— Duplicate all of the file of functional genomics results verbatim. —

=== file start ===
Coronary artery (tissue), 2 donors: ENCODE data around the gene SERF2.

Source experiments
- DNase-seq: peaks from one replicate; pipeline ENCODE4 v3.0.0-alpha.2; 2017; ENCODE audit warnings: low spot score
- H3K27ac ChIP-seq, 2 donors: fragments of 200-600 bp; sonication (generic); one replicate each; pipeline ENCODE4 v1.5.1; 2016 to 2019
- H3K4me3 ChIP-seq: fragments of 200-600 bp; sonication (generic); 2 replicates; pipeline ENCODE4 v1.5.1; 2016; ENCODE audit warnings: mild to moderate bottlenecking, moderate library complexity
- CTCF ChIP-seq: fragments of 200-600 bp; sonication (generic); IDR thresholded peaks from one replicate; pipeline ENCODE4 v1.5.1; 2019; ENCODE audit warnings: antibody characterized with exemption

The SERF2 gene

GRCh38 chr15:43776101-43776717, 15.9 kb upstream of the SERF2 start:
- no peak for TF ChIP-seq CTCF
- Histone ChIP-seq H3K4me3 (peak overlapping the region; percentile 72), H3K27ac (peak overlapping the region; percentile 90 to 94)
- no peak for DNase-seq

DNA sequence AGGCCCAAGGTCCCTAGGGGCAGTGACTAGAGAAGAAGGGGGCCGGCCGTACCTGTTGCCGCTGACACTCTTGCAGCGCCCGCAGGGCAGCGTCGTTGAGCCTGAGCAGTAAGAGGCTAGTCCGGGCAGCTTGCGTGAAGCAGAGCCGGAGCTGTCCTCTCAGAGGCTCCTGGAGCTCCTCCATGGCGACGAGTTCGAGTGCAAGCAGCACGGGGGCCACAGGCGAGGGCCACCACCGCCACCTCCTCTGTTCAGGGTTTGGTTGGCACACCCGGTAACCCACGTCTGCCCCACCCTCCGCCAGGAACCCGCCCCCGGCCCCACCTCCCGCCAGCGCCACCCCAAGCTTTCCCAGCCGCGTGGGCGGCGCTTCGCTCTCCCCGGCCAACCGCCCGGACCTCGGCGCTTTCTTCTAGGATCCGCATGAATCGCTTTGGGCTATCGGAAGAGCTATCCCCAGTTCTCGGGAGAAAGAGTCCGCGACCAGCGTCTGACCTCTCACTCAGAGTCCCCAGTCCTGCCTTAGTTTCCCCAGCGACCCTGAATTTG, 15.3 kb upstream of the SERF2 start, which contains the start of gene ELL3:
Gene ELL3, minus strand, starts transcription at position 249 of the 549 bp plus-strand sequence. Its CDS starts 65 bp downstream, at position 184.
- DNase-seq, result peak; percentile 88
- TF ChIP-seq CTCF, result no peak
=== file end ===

Coronary artery (tissue), 2 donors: ENCODE data around the gene SERF2.

Source experiments
- DNase-seq: peaks from one replicate; pipeline ENCODE4 v3.0.0-alpha.2; 2017; ENCODE audit warnings: low spot score
- H3K27ac ChIP-seq, 2 donors: fragments of 200-600 bp; sonication (generic); one replicate each; pipeline ENCODE4 v1.5.1; 2016 to 2019
- H3K4me3 ChIP-seq: fragments of 200-600 bp; sonication (generic); 2 replicates; pipeline ENCODE4 v1.5.1; 2016; ENCODE audit warnings: mild to moderate bottlenecking, moderate library complexity
- CTCF ChIP-seq: fragments of 200-600 bp; sonication (generic); IDR thresholded peaks from one replicate; pipeline ENCODE4 v1.5.1; 2019; ENCODE audit warnings: antibody characterized with exemption

The SERF2 gene

GRCh38 chr15:43776101-43776717, 15.9 kb upstream of the SERF2 start:
- no peak for TF ChIP-seq CTCF
- Histone ChIP-seq H3K4me3 (peak overlapping the region; percentile 72), H3K27ac (peak overlapping the region; percentile 90 to 94)
- no peak for DNase-seq

DNA sequence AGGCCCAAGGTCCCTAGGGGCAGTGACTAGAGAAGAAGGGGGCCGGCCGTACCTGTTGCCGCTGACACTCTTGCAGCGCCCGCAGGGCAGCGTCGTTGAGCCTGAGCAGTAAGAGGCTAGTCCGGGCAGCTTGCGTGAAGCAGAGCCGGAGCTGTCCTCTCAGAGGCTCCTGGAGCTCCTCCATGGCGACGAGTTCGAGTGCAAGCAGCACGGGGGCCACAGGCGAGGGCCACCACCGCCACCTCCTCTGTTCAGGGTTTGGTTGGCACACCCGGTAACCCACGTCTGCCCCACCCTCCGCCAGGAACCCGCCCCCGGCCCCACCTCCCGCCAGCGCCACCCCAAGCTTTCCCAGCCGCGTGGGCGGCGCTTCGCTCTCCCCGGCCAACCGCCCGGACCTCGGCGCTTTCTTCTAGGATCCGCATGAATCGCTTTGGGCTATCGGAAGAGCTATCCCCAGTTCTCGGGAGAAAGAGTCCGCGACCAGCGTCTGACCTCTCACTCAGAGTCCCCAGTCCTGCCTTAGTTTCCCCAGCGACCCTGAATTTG, 15.3 kb upstream of the SERF2 start, which contains the start of gene ELL3:
Gene ELL3, minus strand, starts transcription at position 249 of the 549 bp plus-strand sequence. Its CDS starts 65 bp downstream, at position 184.
- DNase-seq, result peak; percentile 88
- TF ChIP-seq CTCF, result no peak